3. #3 by mdinh on February 17, 2010 - 00:12

    Thanks again.

    What I did was to create ORIGINAL_PARENT and ORIGINAL_CHILD. After the redefinition, there were TMP constraints from / to INTERIM. Solved that by – drop table interim cascade constraint purge;

    Works Perfectly.

  4. #4 by Geff on February 26, 2010 - 12:24

    Hei Uwe,

    does this not still have the disadvantage of requiring double the storage space for the time that both tables exist?

    Which in many cases would be a large obstacle


  5. #5 by Uwe Hesse on February 27, 2010 - 13:56

    yes that seems to be not avoidable. It’s like a “Create Table as Select”, but with the additional benefit that you can do it while users are permanently modifying the original table.

  6. #6 by Ruhul on April 19, 2010 - 14:13

    Please let us know, does is work on oracle 10g database version ? if possible please give us some example.

  7. #7 by Uwe Hesse on April 20, 2010 - 07:43

    it should work pretty much the same with 10g, since the package and all the procedures are there already. Don’t have the time right now nor a 10g DB at hand to give an example, but you may test that yourself and tell us the outcome, if you like? Check out the 10g Online Documentation for it:

  8. #8 by Joyce on July 6, 2010 - 17:35

    We have a table that is incorrectly range partitioned and hash sub-partitioned and need to repartition only by range partitions.

    The original table has a PK and the interim table has also been defined with a PK.

    The interim table needs to be defined with the correct range partitions, but these have to be different names, correct?

    Then, are these partitions just renamed after the redefinition?

    There are also CHECK constrants and FKs on the original table.
    How are these handled?

    Thank you.

  9. #9 by Uwe Hesse on July 8, 2010 - 16:09

    Joyce, I presently don’t have the time to answer that. This is not intended as a forum, after all. Please try OTN or AskTom with that kind of questions. See my list of Links above at the right. Thank you for your understanding.

  10. #10 by Yalcin YAVAS on January 31, 2012 - 22:13

    Thank but example is not complicated enough for DBA who look for solutions to certain unusual issues.

  11. #11 by Uwe Hesse on February 1, 2012 - 09:40

    Thanks for stopping by! Good luck with searching the web to find the solution that exactly matches your ‘unusual issues’ :-)

  12. #12 by Michael Fontana on February 2, 2012 - 18:22


    This is an interesting approach. I have used dbms_redefinition, but never in this manner.

    I am researching a client request to convert an extremely large table into a partitioned one. Is this approach reasonable in an VLDB environment (7+ terabytes)?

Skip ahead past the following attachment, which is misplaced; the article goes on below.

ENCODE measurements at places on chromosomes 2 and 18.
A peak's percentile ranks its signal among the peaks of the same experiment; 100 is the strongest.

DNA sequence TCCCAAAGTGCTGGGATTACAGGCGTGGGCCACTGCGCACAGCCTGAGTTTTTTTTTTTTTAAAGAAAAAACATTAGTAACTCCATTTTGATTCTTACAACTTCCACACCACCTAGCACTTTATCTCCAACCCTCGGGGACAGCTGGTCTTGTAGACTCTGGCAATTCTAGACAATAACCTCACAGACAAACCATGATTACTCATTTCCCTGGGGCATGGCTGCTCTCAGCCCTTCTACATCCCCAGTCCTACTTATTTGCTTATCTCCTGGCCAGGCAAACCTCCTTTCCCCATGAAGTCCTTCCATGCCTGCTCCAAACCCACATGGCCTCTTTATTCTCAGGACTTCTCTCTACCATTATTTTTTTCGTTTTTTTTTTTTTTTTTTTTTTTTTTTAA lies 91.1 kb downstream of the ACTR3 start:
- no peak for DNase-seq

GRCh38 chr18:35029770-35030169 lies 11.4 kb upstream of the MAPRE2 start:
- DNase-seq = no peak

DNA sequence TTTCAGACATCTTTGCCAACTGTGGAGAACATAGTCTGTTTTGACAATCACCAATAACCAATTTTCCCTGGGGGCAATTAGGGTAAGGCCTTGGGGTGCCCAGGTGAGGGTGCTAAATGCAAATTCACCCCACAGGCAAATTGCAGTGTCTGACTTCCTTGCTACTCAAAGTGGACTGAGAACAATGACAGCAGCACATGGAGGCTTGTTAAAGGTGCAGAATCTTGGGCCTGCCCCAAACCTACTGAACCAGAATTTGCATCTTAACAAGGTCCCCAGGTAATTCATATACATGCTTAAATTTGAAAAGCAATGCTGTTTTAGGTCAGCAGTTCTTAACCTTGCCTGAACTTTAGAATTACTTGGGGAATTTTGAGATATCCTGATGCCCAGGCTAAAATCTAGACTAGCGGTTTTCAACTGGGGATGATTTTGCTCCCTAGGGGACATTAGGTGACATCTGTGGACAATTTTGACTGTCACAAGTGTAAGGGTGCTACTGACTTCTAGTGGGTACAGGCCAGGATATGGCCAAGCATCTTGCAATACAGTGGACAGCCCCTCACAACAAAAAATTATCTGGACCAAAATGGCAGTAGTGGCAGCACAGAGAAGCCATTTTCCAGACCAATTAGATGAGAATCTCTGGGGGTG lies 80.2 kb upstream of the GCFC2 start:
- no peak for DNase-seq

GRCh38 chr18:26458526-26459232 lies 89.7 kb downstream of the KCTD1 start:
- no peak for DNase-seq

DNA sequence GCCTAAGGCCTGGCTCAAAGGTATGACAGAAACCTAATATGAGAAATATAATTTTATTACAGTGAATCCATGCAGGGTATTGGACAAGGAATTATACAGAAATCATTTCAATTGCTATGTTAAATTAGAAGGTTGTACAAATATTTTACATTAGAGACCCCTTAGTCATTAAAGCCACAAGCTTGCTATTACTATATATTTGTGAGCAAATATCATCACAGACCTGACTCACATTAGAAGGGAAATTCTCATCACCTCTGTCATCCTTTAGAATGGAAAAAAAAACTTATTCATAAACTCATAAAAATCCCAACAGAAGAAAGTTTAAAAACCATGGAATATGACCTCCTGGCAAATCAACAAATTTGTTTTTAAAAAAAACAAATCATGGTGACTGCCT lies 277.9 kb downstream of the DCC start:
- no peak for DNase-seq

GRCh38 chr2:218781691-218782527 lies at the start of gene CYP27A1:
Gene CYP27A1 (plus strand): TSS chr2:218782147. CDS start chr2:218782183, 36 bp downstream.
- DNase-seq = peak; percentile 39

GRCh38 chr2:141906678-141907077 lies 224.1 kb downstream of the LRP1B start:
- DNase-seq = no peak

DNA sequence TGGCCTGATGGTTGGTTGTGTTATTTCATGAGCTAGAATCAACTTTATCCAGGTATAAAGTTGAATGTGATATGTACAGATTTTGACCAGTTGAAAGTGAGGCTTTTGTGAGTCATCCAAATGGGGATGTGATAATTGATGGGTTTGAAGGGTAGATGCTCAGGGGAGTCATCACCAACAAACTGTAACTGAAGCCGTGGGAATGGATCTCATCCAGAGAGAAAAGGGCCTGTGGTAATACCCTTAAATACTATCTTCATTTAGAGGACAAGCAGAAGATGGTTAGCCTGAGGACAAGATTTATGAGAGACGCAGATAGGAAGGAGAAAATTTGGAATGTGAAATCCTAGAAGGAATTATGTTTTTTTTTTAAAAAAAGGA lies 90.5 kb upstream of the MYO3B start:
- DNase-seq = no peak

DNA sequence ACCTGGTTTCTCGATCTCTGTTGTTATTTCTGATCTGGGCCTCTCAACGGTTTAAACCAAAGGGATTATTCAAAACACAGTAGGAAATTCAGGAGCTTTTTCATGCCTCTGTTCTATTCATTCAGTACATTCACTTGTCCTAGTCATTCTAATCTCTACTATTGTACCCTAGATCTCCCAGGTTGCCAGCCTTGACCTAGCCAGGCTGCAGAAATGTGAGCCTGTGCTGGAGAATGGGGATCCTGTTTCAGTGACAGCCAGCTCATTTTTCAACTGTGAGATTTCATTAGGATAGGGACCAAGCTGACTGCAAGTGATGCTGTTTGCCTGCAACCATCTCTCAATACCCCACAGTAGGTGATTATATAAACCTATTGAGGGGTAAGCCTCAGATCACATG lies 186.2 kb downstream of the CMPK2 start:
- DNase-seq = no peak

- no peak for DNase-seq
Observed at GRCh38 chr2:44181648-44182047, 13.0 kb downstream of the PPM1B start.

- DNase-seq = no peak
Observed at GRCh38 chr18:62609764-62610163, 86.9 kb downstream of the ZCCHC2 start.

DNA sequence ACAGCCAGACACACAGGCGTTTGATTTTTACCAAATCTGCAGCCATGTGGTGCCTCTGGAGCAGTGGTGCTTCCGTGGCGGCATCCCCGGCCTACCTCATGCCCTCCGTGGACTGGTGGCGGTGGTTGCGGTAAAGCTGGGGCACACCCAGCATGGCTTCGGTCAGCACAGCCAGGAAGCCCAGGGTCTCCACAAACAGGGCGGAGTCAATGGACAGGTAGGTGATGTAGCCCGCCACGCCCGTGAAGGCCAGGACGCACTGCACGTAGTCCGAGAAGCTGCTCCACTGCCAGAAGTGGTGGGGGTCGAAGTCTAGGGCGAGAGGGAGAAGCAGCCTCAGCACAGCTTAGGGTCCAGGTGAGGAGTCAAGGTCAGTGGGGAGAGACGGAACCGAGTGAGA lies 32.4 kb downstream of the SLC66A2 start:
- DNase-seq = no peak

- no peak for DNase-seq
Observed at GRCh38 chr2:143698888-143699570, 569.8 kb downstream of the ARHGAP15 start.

You allude to running SYNC_INTERIM_TABLE from another session without explaining the procedure, the reasons to use it, and what it would accomplish.

    Any assistance or comment you can provide would be appreciated.

    Michael Fontana

  13. #13 by Enrique Aviles on February 5, 2012 - 23:16

    I’m glad I found this example because I need to go the other way around, from a partitioned table to an unpartitioned heap organized table. I’ll try it at work tomorrow. Thanks for the info.

  14. #14 by Uwe Hesse on February 7, 2012 - 13:10

    Michael Fontana,
    I think that I mentioned briefly why to use sync_interim_table in case. Anyway: Basically, start_redef will trigger an insert into interim table select * from original table, capturing all DML that is done during that process into MV logs.

    In other words: The longer the insert takes and the more DML is done during that, the more delta is stored into the MV logs. The final step finish_redef (applying all the delta) takes accordingly long – unless you call sync_interim in the meantime, which will speed up the final call of finish_redef.

  15. #15 by Uwe Hesse on February 7, 2012 - 13:13

    thank you for stopping by and leaving the nice comment! You’re welcome :-)

  16. #16 by Julio M on August 3, 2012 - 22:24

    Thank you for this great example. I follow it and it worked great like a charm. I think you made have a typo on this line “select grantee,privilege from user_tab_privs_made where table_name=’ORIGINAL’;”
    should this be user_tab_privs . Also have you use partition exchange? if so witch method do you prefer?
    – Julio

  17. #17 by Sudhir Bisht on December 19, 2012 - 07:44


    Great way of achieving it. But if I am not able to redefine a table. Then what do I do.
    As I get :
    *ORA-12090: cannot online redefine table *
    I am trying to redefine an Interval Partitioned Table.


  18. #18 by Uwe Hesse on December 19, 2012 - 09:56

    Julio, you’re welcome! It is not a typo, but works exactly as in the posting – I have just checked it again. user_tab_privs_made is the right view:

  19. #19 by Uwe Hesse on December 19, 2012 - 10:01

    Sudhir Bisht, your table violates one of the conditions, outlined in the Error Messages documentation here: (or it belongs to sys or system, which is not listed there).

    Either remove that condition or transform it manually without dbms_redefinition, which requires a maintenance window without user activity on the original table.

  20. #20 by RN on January 9, 2013 - 02:05

    Hello – I have a 11gr2 table that has Fkeys and not PKeys and the check from Oracle doc fails.


    ERROR at line 1:
    ORA-12089: cannot online redefine table “NUCLEUS”.”METRIC_VALUES” with no primary key